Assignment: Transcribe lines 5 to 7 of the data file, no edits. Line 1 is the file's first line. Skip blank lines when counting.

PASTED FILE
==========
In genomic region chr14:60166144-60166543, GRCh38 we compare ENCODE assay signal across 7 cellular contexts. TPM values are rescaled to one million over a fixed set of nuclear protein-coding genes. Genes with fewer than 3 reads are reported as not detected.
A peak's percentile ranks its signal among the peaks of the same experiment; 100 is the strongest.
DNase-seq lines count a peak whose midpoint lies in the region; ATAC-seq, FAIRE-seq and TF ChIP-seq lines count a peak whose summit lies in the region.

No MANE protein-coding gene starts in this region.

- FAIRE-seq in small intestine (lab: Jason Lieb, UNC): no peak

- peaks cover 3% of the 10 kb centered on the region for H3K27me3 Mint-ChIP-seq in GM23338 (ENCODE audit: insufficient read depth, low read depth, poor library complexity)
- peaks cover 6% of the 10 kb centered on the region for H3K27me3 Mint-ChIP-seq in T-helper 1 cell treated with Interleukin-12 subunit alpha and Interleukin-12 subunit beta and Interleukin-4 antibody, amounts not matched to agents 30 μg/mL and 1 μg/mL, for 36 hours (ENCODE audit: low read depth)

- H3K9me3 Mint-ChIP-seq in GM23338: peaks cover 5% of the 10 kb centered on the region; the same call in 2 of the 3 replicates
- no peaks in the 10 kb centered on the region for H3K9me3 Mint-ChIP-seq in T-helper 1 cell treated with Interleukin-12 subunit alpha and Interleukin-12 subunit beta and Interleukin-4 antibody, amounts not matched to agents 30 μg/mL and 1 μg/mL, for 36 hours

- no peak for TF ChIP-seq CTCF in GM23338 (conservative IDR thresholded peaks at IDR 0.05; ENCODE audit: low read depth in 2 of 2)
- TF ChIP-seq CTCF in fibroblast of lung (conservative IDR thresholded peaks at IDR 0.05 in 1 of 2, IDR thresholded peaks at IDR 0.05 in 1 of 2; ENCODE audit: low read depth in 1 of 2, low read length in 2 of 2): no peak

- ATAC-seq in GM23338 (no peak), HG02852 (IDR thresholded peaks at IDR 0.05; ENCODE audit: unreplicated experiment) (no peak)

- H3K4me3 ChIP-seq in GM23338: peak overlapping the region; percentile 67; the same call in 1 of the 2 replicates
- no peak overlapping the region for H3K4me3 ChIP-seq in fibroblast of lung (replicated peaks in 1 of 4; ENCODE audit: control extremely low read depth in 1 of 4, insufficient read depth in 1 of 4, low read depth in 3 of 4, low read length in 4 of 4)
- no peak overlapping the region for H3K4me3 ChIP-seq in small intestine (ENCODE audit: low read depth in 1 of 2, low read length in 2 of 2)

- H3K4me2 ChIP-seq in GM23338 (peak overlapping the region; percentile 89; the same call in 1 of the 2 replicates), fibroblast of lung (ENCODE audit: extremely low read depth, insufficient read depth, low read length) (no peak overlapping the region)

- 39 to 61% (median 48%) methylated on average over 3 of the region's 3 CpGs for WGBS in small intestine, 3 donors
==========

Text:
- FAIRE-seq in small intestine (lab: Jason Lieb, UNC): no peak

- peaks cover 3% of the 10 kb centered on the region for H3K27me3 Mint-ChIP-seq in GM23338 (ENCODE audit: insufficient read depth, low read depth, poor library complexity)
- peaks cover 6% of the 10 kb centered on the region for H3K27me3 Mint-ChIP-seq in T-helper 1 cell treated with Interleukin-12 subunit alpha and Interleukin-12 subunit beta and Interleukin-4 antibody, amounts not matched to agents 30 μg/mL and 1 μg/mL, for 36 hours (ENCODE audit: low read depth)